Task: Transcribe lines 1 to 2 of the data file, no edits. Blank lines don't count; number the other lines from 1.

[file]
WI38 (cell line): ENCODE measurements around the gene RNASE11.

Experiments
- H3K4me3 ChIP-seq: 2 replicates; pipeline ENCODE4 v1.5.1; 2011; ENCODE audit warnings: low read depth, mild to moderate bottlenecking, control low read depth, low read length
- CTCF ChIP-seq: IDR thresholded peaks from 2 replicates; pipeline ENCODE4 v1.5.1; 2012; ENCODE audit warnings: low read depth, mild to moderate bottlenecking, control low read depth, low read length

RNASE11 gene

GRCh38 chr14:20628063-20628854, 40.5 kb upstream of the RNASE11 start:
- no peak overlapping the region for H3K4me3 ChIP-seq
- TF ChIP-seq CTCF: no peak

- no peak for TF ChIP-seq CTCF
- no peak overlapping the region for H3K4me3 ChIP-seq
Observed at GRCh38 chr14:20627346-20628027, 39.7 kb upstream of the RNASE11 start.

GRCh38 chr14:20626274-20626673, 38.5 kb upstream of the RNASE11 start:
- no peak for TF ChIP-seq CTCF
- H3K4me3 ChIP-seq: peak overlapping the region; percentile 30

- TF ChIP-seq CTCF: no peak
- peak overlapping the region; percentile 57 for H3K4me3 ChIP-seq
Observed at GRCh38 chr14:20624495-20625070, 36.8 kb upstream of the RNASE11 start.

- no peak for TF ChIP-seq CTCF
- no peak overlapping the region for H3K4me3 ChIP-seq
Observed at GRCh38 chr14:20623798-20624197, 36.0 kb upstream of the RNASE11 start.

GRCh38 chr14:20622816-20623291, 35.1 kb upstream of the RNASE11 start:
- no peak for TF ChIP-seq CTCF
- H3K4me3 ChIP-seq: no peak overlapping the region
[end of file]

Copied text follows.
WI38 (cell line): ENCODE measurements around the gene RNASE11.

Experiments